Corticosteroids in cancer: neuropsychiatric complications

Cancer Invest. 1989;7(5):479-91. doi: 10.3109/07357908909041378.


The addition of corticosteroids in the early 1950s to the treatment armamentarium provided cure of some diseases and control of many. They have become an integral part of many cancer treatment regimens. Early reports of severe affective disorders appear less frequent today in patients receiving steroids, though controlled studies are rare. Minor mood changes are common, ranging from the euphoria of initial treatment to depressive symptoms on withdrawal. The most common severe disturbances seen clinically in cancer patients are the organic mood disorders and delirium. Studies are needed, especially in cancer, which control for prior psychiatric history, cancer site, cancer treatment, pain regimen, coexisting cancer complications, especially central nervous system complications, and physical performance status. DSM-III-R terminology must be used as the diagnostic classification for reliable investigation. A more careful clinical delineation of the mental changes with steroids is desirable not only for the clinical relevance, but for the potential understanding of the etiology of mood disorders and mental changes seen in delirium.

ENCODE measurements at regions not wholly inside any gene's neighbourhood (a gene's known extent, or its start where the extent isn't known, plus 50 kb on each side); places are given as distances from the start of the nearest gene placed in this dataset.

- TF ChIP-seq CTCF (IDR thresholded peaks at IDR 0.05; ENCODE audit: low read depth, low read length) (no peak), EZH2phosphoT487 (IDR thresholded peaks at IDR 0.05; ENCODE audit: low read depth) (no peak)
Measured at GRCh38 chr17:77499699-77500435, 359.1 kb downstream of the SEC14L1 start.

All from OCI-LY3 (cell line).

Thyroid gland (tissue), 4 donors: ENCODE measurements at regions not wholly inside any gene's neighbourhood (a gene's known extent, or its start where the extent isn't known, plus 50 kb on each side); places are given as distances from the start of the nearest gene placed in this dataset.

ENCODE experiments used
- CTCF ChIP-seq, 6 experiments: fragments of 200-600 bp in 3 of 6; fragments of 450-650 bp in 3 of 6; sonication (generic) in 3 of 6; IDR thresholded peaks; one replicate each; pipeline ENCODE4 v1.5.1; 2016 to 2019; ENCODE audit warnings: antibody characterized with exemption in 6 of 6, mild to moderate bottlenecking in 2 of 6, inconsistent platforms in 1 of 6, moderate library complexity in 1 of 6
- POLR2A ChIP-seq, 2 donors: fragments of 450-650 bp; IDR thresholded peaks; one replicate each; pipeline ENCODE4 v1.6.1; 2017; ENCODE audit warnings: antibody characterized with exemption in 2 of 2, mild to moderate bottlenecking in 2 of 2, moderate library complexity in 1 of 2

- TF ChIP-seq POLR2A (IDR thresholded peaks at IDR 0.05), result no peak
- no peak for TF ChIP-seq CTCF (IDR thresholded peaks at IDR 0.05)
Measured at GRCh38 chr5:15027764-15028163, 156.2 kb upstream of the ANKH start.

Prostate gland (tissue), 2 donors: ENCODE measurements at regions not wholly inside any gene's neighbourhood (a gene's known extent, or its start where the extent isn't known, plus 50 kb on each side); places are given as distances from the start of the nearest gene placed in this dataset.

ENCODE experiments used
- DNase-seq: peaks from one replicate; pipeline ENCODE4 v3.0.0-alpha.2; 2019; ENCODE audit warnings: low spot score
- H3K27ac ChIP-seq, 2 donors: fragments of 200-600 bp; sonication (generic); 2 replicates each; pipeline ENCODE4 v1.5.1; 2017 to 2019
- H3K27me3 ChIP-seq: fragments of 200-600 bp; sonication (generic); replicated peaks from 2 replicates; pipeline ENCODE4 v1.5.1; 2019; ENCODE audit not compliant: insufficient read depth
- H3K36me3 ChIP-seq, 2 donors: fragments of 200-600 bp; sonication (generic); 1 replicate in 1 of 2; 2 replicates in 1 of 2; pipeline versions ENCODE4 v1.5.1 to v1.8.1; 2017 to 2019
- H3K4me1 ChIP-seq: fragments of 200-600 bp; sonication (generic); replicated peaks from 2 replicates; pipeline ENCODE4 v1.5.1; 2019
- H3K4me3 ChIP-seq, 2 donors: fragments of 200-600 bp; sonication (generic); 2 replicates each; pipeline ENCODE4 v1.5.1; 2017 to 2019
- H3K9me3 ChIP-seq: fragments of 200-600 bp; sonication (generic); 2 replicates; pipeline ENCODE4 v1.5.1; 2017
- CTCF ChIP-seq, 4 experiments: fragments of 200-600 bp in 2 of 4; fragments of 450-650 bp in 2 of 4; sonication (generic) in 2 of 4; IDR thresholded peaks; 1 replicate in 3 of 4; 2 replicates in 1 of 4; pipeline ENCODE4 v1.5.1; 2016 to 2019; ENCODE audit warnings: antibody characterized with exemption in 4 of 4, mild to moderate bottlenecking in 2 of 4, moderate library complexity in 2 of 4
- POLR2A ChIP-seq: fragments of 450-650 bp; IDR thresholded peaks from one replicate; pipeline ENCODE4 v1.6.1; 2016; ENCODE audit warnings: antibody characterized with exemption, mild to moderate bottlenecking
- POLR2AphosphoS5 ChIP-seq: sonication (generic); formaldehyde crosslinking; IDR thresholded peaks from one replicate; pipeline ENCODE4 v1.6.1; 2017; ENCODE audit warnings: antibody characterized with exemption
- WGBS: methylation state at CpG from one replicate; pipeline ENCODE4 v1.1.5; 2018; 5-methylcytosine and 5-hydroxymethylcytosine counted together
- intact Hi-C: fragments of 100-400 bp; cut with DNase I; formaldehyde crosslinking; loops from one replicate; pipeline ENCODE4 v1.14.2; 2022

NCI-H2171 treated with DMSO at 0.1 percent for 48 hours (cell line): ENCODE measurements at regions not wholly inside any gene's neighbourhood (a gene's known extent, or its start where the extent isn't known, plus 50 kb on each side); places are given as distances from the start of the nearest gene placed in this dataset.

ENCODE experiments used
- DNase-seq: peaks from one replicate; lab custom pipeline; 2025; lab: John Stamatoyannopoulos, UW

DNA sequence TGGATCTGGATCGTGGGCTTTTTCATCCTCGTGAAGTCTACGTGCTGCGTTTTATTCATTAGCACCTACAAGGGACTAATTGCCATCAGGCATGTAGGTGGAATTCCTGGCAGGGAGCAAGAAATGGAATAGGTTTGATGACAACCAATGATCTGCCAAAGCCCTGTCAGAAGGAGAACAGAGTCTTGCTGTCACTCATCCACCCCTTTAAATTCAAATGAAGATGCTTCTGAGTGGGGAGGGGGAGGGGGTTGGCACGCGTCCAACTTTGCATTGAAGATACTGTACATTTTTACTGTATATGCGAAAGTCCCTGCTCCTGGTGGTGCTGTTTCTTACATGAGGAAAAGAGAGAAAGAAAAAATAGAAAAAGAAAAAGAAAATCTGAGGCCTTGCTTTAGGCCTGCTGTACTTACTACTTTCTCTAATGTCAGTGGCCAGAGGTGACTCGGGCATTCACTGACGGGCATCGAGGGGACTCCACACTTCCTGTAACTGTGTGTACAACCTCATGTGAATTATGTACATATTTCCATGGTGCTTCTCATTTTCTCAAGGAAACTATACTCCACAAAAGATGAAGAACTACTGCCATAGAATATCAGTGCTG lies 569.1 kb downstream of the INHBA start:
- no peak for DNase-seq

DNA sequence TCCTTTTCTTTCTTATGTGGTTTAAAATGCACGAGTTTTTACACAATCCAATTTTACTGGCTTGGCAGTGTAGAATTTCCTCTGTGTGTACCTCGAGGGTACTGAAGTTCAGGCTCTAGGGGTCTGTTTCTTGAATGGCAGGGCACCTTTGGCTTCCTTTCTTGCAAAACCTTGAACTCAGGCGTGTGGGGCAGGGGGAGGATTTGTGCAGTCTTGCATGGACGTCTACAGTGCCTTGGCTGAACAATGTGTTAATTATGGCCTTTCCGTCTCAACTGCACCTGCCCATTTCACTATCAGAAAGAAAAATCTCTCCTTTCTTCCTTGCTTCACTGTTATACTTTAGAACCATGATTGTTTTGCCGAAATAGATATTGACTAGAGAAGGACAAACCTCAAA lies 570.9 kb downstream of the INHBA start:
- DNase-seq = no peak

Publication types

  • Review

MeSH terms

  • Adrenal Cortex Hormones / adverse effects*
  • Affect / drug effects
  • Delirium / chemically induced
  • Humans
  • Mental Disorders / chemically induced*
  • Neoplasms / drug therapy*
  • Psychoses, Substance-Induced / etiology


  • Adrenal Cortex Hormones